Last week, Justice Minister David Lametti introduced a bill that would create an independent commission to review wrongful convictions and decide which cases should be sent back to the justice system. At a press conference on Thursday, Lametti was joined by Susan Milgaard, whose brother David Milgaard was wrongfully convicted of rape and murder in 1969, before being released in 1992 and exonerated in 1997.

Even in cases like Assoun’s and Milgaard’s, where glaring flaws in the case are spotted almost immediately, it can still take years for a resolution.

“Some of these files go back decades. We need a system that moves more quickly, both for people applying as well as for victims. And the process needs to be independent,” said Lametti, at Thursday’s press conference.

The bill was introduced last week and still has to be steered through the House of Commons and the Senate before the commission can be brought to life, but Roach said even that’s no guarantee of success. Resources will matter too, he said.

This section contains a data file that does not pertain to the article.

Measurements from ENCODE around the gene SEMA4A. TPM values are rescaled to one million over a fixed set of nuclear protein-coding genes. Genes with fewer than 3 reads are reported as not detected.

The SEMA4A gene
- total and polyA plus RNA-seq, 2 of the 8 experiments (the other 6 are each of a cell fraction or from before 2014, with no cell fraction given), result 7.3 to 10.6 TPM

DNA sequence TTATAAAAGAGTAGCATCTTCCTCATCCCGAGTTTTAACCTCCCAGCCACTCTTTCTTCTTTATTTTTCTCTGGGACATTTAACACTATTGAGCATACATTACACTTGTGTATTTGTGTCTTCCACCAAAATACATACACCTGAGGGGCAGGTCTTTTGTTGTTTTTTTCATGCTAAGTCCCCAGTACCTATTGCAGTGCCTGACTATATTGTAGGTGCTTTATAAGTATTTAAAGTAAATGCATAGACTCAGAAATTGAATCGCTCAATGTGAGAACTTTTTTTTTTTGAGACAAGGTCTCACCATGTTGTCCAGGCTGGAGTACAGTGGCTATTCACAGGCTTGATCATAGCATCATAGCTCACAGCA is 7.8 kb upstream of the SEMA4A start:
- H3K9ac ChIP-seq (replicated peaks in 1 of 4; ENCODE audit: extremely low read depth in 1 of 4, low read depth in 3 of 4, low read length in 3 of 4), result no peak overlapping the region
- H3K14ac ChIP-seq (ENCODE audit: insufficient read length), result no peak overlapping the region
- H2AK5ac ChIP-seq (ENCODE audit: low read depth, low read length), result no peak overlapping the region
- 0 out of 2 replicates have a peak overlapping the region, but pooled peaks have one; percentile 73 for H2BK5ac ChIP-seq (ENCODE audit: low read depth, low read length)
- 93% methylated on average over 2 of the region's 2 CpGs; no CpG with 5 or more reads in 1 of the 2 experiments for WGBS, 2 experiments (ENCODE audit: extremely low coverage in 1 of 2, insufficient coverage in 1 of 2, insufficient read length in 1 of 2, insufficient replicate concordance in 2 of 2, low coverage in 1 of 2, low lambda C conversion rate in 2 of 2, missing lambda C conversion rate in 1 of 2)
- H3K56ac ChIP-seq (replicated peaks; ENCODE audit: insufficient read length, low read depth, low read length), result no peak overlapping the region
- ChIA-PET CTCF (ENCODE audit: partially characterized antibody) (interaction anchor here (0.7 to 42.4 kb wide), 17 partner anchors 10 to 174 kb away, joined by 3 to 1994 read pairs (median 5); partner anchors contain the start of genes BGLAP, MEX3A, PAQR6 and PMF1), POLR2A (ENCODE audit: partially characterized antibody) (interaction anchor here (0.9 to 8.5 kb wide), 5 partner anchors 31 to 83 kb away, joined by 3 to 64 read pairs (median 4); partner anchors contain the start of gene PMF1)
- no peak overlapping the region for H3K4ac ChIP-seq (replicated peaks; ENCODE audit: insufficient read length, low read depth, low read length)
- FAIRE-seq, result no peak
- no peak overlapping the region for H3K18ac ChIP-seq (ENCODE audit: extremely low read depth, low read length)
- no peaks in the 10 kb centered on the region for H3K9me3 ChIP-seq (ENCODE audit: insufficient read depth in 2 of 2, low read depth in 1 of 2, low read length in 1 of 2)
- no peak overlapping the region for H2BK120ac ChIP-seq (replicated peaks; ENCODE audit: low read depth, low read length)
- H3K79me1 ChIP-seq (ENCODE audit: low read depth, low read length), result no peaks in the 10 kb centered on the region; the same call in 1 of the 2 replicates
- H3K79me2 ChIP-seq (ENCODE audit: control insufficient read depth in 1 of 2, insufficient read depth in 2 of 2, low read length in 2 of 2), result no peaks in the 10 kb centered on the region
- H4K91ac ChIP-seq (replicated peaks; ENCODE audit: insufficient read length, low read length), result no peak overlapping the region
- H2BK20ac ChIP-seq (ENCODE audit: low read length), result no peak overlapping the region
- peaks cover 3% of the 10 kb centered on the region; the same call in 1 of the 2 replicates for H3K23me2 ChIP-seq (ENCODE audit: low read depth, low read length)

“I think there’s going to be more of a debate about wrongful convictions now because of the bill,” said Roach. “There’s a lot of work for the commission to do, but it needs proper funding, and it needs proper resources.”

The registry allows the researchers to look for patterns in the type of crimes

For example, about one-third of the wrongful convictions on the registry are “imagined crimes,” where someone was put in jail even though no actual crime was committed.

Tammy Marquardt spent 13 years in jail after being convicted of murdering her son, who was later found to have asphyxiated from getting tangled in his bedsheets. Marquardt was one of the 13 people sent to jail based on the work of Charles Smith, a disgraced pathologist who had conducted faulty autopsies and was later stripped of his license.

The registry also shows that 18 percent of the cases were guilty pleas, where a defendant apparently had no faith that the system would reveal their innocence.

Joel Voss, who has volunteered with the registry since 2020, said he suspects there are many more wrongful guilty pleas waiting to be discovered.

“A small percentage of all criminal cases go to trial and… the vast majority of convictions result in guilty pleas,” said Voss.